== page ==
- (Photo: The Gospel Coalition)
The "reorientation" of a homosexual is not impossible, suggests one prominent evangelical. That is, when Christ is in the mix.
Dr. Albert Mohler, president of The Southern Baptist Theological Seminary, concedes that therapy – the secular kind – is not likely to change a person. But there is hope when a person acknowledges sin and is redeemed by Christ.
"We will hold no hope for any sinner’s ability to change his or her own heart, and we will hold little hope for any secular therapy to offer more than marginal improvement in a sinner’s life," he argued in his blog Tuesday.
"We hold full confidence in the power of the Gospel and of the reign of Christ within the life of the believer. We know that something as deeply entrenched as a pattern of sexual attraction is not easily changed, but we know that with Christ all things are possible."
Mohler is weighing in on a debate that was reignited after a pro-gay group, Truth Wins Outs, accused Bachmann & Associates of showing "great antipathy towards gay and lesbian people" by practicing reparative therapy. The Christian counseling center, owned by Michele and Marcus Bachmann, was recently visited by TWO's John Becker who posed as a Christian wanting to get rid of his homosexuality.
While Marcus Bachmann, a clinical therapist for more than 20 years, has stated that they would help patients struggling with same-sex desires if such help was requested, he highlighted that the counseling center mainly deals with issues such as depression and anxiety.
The debate over "curing gays," as some call it, is one that Christians cannot avoid, Mohler believes.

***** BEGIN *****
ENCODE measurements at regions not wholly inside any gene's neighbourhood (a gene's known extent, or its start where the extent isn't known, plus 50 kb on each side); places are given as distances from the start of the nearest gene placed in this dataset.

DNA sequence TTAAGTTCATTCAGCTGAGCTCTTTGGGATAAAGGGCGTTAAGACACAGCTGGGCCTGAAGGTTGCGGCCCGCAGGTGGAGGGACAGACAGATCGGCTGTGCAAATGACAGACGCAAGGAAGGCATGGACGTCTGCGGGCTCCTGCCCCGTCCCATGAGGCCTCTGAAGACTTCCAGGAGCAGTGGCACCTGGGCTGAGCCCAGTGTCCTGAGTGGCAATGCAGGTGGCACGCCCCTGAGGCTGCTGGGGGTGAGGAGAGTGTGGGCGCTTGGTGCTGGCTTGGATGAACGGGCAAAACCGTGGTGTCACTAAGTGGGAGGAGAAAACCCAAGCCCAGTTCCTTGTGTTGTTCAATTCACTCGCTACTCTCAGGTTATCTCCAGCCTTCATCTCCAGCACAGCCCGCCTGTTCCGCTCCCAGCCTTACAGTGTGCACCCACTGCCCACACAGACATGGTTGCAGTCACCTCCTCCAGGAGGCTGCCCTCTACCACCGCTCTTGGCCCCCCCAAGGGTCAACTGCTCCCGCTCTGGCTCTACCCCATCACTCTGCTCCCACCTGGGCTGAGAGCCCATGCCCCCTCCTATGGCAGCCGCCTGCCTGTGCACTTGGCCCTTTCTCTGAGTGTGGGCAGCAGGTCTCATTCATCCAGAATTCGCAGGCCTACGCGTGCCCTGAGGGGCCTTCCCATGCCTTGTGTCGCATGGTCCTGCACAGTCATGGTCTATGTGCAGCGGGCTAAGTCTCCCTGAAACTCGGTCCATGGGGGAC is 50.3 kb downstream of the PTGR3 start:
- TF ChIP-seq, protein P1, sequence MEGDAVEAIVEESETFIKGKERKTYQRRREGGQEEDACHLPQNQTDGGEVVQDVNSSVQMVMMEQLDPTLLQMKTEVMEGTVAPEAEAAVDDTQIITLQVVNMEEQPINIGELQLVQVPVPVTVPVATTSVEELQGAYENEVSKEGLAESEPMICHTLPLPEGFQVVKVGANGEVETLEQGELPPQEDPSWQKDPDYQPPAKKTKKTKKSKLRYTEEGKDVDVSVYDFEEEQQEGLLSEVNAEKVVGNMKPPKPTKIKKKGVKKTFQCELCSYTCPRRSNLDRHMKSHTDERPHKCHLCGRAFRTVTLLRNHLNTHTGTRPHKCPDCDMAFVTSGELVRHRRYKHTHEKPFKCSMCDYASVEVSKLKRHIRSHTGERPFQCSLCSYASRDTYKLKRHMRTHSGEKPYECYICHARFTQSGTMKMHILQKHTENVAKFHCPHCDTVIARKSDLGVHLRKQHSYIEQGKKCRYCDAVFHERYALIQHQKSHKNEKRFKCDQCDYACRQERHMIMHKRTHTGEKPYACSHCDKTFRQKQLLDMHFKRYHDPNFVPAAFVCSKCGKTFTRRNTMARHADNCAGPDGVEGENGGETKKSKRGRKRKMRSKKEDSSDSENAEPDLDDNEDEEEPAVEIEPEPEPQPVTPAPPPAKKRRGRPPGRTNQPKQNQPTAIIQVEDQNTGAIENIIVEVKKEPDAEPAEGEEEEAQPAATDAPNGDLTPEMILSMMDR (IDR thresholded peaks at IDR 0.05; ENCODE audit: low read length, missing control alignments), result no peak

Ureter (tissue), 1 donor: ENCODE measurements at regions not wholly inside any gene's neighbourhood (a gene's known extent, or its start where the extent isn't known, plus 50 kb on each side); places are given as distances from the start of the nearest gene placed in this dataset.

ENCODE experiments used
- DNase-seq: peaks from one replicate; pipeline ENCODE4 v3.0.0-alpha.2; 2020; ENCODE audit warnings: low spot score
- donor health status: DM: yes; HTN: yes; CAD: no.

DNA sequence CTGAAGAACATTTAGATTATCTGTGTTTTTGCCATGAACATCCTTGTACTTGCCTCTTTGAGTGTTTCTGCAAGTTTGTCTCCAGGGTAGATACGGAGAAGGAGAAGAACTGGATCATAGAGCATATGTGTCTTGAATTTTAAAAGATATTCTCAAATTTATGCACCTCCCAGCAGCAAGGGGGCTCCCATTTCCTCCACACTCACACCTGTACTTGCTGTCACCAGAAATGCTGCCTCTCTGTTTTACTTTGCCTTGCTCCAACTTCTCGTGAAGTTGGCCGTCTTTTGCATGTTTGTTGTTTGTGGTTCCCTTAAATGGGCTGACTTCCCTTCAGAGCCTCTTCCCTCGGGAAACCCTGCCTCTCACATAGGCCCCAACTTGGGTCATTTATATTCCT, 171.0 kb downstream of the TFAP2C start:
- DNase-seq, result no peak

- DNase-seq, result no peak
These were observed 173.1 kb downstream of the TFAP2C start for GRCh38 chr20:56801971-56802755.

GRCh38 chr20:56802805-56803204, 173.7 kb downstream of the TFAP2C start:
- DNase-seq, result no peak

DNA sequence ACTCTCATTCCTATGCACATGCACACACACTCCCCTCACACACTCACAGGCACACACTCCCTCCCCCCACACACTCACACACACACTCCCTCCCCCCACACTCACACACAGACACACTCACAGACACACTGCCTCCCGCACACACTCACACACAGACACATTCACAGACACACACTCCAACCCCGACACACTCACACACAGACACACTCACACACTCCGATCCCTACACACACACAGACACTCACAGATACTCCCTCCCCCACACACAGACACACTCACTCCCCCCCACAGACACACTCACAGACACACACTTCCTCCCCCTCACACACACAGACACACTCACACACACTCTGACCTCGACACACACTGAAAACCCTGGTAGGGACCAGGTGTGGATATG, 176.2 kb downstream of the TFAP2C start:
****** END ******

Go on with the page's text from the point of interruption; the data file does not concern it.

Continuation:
At the same time, Christians should not enter the debate "on secular terms."
"We must bring to this conversation everything we know from God’s Word about our sin and God’s provision for sinners in Christ," the preeimnent evangelical stressed.
The first thing Christians should know is that the Bible "clearly, repeatedly, consistently, and comprehensively reveals the sinfulness of all homosexual behaviors," Mohler outlined.
Of course, such belief goes against the cultural grain with much of the country looking to normalize homosexuality. A Gallup poll in June found that most Americans (56 percent) identify homosexual relations as a morally acceptable behavior.
"The normalization of homosexuality simply cannot be accepted by anyone committed to biblical Christianity," Mohler asserted
"To deny that sin is sin is to deny our need for the Gospel of Jesus Christ. Christians cannot accept any teaching that minimizes sin, for it is the knowledge of our sin that points us to our need for atonement, salvation, and the forgiveness of that sin through the cross of Jesus Christ."
Yet the "secular consensus" is that one's pattern of sexual attraction is a given and to be considered normal; and "any effort to change an individual’s sexual orientation is essentially wrong and harmful."
The Gospel of Jesus Christ says otherwise.
"Every sinner who comes by faith to believe in the Lord Jesus Christ and be saved knows the need for the redemption of our bodies – including our sexual selves. But those whose sexual orientation is homosexual face the fact that they also need a fundamental reordering of their sexual attractions. About this the Bible is clear," Mohler argued.
But he reminded Christians that sinners are unable to redeem themselves and only able to marginally improve themselves morally. There is a fundamental need for redemption, not mere moral improvement, he underscored.
"The Bible offers no hope for any human ability to change our sinful desires," the Southern Baptist stated. "As ... even the modern secular worldview generally acknowledges, the alcoholic who stops drinking remains an alcoholic."
Mohler is challenging Christians to bring to the debate God's Word and full confidence in the power of the Gospel to change a person.